**How to size electrical wire?**

Here are the steps to follow when sizing electrical wire:

**Determine the current load:**You need to know the maximum amount of current that will flow through the wire. This information can usually be found in the specifications of the electrical device or system you are working with.**Calculate the wire gauge:**Once you know the current load, you can use an electrical wire size calculator or a wire gauge chart to determine the appropriate wire size. The wire size is usually measured in American Wire Gauge (AWG) and is based on the diameter of the wire.**Consider voltage drop:**Depending on the distance between the power source and the device or system you are working with, you may need to consider voltage drop. Voltage drop can cause a decrease in the voltage of the electrical supply, which can affect the performance of the device or system.**Choose the appropriate wire type:**Once you know the wire gauge and voltage drop, you can choose the appropriate wire type. Common types of wire include copper and aluminum, which are both available in different grades and types.

**Basic formula for sizing electrical wire:**

The basic formula for sizing electrical wire is based on the amount of current that will be flowing through the wire and the maximum allowable voltage drop. Here is the formula:

Wire size (in circular mils) = (2 x Length of circuit x Current in amperes x Allowable voltage drop) / % of voltage drop / Specific resistivity of conductor

Where:

- Length of circuit: the length of the wire in feet or meters from the power source to the load.
- Current in amperes: the maximum amount of current that will flow through the wire.
- Allowable voltage drop: the maximum allowable voltage drop for the circuit. This value is usually specified by the manufacturer of the device or system you are working with.
- % of voltage drop: the percentage of the voltage drop allowed for the circuit. This value is usually 3% or less for residential circuits and 5% or less for commercial and industrial circuits.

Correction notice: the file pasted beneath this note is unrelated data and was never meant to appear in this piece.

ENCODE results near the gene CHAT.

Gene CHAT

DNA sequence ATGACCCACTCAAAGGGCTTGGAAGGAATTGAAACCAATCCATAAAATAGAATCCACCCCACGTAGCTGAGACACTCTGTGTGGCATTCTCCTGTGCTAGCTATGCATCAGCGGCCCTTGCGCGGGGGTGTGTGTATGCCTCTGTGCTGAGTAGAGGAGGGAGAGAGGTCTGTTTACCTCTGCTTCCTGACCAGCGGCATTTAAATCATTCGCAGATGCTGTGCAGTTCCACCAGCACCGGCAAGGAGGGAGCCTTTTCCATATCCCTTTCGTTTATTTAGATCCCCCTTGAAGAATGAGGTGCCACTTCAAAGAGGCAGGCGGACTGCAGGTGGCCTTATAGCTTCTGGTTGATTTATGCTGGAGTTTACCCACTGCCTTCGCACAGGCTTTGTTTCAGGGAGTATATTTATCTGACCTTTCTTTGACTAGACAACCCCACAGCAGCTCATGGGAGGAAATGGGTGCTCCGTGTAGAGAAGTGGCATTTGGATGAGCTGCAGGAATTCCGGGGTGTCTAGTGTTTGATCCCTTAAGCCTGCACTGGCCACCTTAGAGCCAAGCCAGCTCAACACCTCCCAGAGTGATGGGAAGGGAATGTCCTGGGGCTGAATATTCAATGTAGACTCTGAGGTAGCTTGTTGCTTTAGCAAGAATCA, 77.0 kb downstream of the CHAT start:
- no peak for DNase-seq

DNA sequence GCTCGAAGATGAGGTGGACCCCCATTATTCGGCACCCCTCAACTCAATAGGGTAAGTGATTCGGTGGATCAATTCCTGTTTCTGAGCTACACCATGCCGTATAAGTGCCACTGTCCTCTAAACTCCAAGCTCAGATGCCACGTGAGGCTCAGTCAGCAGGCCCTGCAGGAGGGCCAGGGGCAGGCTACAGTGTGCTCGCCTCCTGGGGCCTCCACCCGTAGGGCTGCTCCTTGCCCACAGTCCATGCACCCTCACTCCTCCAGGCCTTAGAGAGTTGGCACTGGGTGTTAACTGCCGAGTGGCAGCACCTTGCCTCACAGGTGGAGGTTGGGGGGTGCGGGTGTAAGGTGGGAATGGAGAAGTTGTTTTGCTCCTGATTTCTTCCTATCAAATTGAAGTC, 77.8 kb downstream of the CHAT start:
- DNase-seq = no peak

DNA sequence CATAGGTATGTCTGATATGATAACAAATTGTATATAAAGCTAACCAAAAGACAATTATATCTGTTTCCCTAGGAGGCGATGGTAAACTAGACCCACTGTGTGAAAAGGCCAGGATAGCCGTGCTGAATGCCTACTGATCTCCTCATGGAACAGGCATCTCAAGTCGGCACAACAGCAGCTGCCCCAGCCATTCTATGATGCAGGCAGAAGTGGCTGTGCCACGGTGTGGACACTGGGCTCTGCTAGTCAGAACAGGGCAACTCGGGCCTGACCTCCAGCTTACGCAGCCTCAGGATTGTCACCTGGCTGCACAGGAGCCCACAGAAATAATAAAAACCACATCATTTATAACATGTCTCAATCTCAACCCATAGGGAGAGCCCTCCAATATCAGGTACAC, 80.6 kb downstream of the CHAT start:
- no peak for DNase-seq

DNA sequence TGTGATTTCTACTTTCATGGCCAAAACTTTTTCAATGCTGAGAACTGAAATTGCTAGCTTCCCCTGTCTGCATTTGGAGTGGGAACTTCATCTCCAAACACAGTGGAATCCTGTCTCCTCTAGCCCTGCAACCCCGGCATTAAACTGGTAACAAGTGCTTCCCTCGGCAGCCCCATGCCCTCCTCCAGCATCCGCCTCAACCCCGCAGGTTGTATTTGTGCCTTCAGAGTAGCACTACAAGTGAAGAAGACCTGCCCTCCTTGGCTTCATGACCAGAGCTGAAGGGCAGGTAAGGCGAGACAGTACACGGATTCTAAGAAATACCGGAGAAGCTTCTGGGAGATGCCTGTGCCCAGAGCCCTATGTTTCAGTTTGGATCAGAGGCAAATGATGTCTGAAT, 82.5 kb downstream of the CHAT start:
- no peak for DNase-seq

- Specific resistivity of conductor: the resistance of the wire per unit length, which is determined by the material and size of the wire.

The result of this formula will give you the wire size in circular mils. Circular mils is a unit of measurement for the cross-sectional area of a wire. To convert the wire size from circular mils to the appropriate AWG wire gauge, you can use an electrical wire size chart.

**How to calculate voltage drop?**

To calculate voltage drop, following formula is used:

Voltage Drop = (Current x Resistance x Length) / 1000

Where:

- Current: the amount of current flowing through the wire, in amperes (A).
- Resistance: the resistance of the wire, in ohms per thousand feet (Î©/kft). This value can be found in a wire size chart or calculated based on the wire material and size.
- Length: the length of the wire, in feet (ft).

The result of this formula will give you the voltage drop in volts (V).

For example, let's say you have a 100-foot long wire carrying 10 amperes of current, and the wire has a resistance of 0.1 ohms per thousand feet. Using the formula, we can calculate the voltage drop as follows:

Voltage Drop = (10A x 0.1 Î©/kft x 100ft) / 1000 = 1V

This means that the voltage at the load end of the wire will be 1V less than the voltage at the power source end of the wire.

It's important to note that voltage drop should be kept within allowable limits to ensure proper operation of the electrical equipment or system. The maximum allowable voltage drop depends on the application and is typically specified by the manufacturer or the National Electric Code (NEC).